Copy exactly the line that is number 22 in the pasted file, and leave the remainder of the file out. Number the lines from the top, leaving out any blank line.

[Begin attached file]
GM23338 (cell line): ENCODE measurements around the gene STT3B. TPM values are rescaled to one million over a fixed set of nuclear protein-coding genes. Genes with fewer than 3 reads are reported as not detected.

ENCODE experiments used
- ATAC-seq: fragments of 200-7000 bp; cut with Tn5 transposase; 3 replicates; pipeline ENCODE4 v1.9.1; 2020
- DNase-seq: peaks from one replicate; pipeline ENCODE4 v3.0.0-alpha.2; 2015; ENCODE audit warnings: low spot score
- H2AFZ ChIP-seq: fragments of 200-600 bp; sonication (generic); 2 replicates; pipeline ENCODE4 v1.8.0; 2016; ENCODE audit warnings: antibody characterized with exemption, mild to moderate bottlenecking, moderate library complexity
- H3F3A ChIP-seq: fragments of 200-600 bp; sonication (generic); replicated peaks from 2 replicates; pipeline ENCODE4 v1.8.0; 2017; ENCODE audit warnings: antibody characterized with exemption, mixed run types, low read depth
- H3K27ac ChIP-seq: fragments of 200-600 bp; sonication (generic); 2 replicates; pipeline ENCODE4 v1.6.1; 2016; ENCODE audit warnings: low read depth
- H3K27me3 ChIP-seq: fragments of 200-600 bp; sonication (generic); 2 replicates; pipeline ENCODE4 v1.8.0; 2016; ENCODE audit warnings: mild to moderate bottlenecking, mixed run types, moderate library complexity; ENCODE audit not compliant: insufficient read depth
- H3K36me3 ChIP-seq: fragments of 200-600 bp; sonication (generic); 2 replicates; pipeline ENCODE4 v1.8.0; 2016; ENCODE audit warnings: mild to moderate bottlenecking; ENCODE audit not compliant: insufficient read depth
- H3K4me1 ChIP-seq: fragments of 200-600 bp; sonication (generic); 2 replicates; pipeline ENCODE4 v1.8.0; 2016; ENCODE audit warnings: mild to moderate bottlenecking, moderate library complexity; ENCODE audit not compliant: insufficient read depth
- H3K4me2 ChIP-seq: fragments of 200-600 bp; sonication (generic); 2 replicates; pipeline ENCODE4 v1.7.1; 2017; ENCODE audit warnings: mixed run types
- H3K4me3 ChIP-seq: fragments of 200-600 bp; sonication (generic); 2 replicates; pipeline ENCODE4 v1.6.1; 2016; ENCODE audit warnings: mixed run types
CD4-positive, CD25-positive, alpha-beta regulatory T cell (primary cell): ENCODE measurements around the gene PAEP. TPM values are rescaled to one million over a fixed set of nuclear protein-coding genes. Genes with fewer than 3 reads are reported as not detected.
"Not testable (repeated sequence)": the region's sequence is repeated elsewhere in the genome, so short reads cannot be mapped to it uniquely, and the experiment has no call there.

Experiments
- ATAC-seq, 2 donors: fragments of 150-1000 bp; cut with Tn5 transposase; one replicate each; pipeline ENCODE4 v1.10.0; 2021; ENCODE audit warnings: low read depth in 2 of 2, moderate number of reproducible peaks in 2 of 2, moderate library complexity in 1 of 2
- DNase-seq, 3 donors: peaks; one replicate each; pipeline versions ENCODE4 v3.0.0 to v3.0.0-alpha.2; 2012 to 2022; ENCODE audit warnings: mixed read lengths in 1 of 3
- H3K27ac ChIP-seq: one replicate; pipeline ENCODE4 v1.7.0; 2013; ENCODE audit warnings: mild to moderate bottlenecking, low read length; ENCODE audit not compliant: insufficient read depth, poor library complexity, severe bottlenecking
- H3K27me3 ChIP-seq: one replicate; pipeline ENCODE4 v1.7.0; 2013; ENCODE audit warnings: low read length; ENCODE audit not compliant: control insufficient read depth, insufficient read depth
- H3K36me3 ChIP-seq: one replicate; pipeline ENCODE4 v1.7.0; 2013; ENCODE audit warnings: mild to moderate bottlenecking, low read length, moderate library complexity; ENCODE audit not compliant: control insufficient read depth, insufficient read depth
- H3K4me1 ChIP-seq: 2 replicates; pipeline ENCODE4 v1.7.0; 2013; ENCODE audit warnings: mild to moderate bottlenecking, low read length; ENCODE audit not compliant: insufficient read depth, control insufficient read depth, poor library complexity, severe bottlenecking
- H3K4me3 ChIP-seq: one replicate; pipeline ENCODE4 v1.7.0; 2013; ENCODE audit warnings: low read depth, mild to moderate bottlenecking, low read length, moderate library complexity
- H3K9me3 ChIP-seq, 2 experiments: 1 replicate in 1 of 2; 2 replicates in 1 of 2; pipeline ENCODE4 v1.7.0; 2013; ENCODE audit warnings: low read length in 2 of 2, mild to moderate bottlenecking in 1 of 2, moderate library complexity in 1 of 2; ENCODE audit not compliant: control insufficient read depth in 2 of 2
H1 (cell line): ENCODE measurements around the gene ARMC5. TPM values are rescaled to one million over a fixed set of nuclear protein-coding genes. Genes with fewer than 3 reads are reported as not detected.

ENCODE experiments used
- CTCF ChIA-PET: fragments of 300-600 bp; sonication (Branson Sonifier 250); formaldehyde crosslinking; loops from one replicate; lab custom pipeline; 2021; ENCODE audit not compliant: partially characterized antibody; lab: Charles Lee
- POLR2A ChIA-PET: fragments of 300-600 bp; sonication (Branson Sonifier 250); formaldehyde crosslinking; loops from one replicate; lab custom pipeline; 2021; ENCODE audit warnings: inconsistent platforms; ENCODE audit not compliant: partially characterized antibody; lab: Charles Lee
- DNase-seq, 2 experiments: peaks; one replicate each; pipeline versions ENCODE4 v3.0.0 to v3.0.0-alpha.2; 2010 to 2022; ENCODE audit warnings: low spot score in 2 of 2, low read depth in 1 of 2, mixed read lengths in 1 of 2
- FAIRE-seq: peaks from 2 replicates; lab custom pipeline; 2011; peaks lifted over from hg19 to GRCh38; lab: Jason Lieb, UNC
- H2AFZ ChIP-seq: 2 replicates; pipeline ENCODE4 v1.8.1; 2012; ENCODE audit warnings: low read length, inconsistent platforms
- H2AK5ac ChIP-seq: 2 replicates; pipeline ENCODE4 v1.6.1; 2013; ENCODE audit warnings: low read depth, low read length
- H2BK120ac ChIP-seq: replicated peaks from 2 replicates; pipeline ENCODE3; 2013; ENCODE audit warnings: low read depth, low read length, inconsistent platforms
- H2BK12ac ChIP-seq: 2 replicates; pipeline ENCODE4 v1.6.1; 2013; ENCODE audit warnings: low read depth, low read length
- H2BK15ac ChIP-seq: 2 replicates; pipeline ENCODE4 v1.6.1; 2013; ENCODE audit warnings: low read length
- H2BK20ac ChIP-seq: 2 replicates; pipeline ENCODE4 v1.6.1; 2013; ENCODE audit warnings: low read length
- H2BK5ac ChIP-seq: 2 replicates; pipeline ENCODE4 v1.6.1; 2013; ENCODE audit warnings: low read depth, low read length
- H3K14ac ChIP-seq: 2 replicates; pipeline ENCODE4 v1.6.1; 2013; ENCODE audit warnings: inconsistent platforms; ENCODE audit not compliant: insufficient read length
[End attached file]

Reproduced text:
- H3K4me3 ChIP-seq: one replicate; pipeline ENCODE4 v1.7.0; 2013; ENCODE audit warnings: low read depth, mild to moderate bottlenecking, low read length, moderate library complexity